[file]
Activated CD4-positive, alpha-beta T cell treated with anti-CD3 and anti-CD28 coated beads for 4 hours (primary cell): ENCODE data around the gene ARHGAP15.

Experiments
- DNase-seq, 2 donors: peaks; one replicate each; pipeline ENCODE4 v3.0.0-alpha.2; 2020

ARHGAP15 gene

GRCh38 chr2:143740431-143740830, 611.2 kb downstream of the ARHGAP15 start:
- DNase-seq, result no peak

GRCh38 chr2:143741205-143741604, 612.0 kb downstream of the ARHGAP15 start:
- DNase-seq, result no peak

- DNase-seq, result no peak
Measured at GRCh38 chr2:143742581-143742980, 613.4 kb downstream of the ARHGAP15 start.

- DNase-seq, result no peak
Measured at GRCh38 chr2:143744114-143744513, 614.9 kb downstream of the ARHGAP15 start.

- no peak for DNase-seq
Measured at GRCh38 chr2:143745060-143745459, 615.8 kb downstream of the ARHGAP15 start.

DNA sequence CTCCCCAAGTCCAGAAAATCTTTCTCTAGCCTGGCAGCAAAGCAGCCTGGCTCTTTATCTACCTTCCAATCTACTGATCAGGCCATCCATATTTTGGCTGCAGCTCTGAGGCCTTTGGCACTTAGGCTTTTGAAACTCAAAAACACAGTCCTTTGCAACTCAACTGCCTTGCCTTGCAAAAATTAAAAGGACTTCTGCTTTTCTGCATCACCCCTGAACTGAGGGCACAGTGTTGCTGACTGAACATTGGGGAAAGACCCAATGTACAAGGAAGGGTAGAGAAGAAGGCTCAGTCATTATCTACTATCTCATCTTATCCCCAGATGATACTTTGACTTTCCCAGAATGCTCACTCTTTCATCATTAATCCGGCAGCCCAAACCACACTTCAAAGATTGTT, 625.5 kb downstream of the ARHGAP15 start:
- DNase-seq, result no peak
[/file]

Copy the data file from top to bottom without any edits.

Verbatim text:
Activated CD4-positive, alpha-beta T cell treated with anti-CD3 and anti-CD28 coated beads for 4 hours (primary cell): ENCODE data around the gene ARHGAP15.

Experiments
- DNase-seq, 2 donors: peaks; one replicate each; pipeline ENCODE4 v3.0.0-alpha.2; 2020

ARHGAP15 gene

GRCh38 chr2:143740431-143740830, 611.2 kb downstream of the ARHGAP15 start:
- DNase-seq, result no peak

GRCh38 chr2:143741205-143741604, 612.0 kb downstream of the ARHGAP15 start:
- DNase-seq, result no peak

- DNase-seq, result no peak
Measured at GRCh38 chr2:143742581-143742980, 613.4 kb downstream of the ARHGAP15 start.

- DNase-seq, result no peak
Measured at GRCh38 chr2:143744114-143744513, 614.9 kb downstream of the ARHGAP15 start.

- no peak for DNase-seq
Measured at GRCh38 chr2:143745060-143745459, 615.8 kb downstream of the ARHGAP15 start.

DNA sequence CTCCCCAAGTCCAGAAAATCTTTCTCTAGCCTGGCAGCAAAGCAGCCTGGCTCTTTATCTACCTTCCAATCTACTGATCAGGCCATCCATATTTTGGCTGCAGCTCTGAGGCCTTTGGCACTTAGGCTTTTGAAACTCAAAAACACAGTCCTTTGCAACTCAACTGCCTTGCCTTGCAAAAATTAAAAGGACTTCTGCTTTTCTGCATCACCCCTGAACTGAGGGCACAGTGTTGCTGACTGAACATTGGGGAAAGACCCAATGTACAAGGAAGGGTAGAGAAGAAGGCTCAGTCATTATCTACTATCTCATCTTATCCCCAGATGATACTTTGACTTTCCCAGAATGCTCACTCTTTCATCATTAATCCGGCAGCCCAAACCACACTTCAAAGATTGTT, 625.5 kb downstream of the ARHGAP15 start:
- DNase-seq, result no peak